WHY DO YOU NEED VITAMIN D?
New research is shedding even more light on vitamin D’s vital function in the body. It has long been known that vitamin D plays a central role in facilitating the absorption of calcium and phosphorus, thereby maintaining bone health. Without it, the musculature, immune system and nerves wouldn’t function properly.
Vitamin D combats many serious diseases. Many studies have found low vitamin D levels in patients with heart diseases including hypertension and heart failure, as well as those with type 2 diabetes. A huge study of data from the UK Biobank examined 295 788 participants and found that the incidence of heart failure was consistently lower among people with higher vitamin D levels.
NEW STUDIES ON VITAMIN D
A couple of new studies have discovered that vitamin D is also essential for the prevention of inflammation and depression. It has long been believed that a lack of vitamin D causes symptoms of depression. In fact, a subtype of depression called seasonal affective disorder (SAD) is linked to the onset of winter (and hence lower levels of sunlight/vitamin D).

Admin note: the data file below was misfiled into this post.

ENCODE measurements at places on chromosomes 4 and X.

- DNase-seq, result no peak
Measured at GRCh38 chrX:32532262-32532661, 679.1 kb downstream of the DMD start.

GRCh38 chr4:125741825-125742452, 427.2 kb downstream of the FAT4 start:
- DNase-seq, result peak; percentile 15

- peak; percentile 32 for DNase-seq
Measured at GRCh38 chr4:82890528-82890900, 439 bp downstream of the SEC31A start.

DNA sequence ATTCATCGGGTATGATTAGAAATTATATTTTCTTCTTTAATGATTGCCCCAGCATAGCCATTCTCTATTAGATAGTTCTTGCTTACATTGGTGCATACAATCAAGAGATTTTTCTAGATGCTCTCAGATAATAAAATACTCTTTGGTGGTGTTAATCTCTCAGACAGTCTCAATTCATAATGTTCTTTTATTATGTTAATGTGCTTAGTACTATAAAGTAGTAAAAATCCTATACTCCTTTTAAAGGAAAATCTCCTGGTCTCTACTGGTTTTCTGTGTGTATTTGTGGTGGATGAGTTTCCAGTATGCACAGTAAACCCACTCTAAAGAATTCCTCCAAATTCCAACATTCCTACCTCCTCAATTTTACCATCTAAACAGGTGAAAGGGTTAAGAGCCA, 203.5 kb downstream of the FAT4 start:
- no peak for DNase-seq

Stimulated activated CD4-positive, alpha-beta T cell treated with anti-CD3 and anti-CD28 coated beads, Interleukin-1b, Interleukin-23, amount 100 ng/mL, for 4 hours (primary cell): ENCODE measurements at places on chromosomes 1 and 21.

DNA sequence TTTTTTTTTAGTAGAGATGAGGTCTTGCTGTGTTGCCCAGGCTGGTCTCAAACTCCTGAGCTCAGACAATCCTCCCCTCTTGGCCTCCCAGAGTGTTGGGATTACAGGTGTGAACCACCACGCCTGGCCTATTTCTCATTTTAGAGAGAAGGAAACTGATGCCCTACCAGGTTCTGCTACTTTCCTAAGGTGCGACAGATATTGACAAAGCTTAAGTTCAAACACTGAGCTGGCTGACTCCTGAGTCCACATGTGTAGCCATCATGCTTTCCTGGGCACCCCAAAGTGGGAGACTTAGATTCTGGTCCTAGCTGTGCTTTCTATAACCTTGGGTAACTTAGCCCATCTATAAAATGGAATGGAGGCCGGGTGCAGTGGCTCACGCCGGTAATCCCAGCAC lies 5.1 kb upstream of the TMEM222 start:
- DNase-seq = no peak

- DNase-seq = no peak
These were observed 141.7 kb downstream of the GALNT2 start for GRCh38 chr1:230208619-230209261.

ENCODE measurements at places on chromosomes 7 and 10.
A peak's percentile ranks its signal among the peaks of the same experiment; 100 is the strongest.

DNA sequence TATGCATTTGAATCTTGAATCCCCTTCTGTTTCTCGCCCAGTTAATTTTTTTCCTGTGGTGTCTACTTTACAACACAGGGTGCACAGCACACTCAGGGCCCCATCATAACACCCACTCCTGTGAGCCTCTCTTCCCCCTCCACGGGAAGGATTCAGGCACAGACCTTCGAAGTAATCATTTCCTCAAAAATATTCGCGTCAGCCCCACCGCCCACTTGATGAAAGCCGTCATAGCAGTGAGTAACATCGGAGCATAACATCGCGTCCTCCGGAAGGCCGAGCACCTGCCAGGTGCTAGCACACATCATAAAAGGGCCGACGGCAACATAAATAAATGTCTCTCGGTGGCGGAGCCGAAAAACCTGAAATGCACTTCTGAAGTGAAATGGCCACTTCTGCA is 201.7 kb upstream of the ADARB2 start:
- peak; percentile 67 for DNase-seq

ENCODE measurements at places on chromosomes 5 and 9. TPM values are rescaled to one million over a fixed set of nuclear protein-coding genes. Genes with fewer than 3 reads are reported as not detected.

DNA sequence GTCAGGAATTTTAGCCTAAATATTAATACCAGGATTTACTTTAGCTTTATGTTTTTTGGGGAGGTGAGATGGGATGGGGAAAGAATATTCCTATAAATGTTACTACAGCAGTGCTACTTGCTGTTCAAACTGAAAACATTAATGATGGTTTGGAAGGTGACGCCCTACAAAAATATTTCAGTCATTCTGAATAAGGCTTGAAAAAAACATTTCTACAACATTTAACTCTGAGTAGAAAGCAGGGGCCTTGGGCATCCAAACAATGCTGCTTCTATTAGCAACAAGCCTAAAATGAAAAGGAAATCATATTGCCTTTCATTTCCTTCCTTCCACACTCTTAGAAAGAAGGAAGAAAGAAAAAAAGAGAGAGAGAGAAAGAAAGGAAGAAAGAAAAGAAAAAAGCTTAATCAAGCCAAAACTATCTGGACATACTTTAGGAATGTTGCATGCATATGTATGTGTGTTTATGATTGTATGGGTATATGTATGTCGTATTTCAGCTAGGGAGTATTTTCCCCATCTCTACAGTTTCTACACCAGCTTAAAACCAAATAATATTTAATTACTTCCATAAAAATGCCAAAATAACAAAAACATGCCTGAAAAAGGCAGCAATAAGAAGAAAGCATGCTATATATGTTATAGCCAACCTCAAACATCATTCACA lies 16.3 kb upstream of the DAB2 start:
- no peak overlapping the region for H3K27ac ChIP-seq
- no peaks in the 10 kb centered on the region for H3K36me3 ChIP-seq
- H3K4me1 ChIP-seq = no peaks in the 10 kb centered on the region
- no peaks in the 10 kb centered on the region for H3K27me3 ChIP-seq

Vitamin D does appear to play a role in mood regulation. However, the exact mechanism by which it affects mood is unclear. In conditions like SAD, the lack of direct sunlight during the winter months can be overcome with vitamin D supplements. In fact, since depression often goes along with increased reclusiveness and a lack of proper diet, vitamin D supplements can help depressive patients attain their recommended doses.
Other studies have indicated that vitamin D is essential for controlling inflammation. One study examined the link between vitamin D levels and systematic low-grade inflammation. The researchers found that levels of inflammatory markers like C-reactive protein were increased in patients with low vitamin D. Data from the Vitamin D and Omega 3 Trial (VITAL) further indicated that patients who took 2000 IU of vitamin D3 for 5 years had a 22% lower chance of developing autoimmune disorders.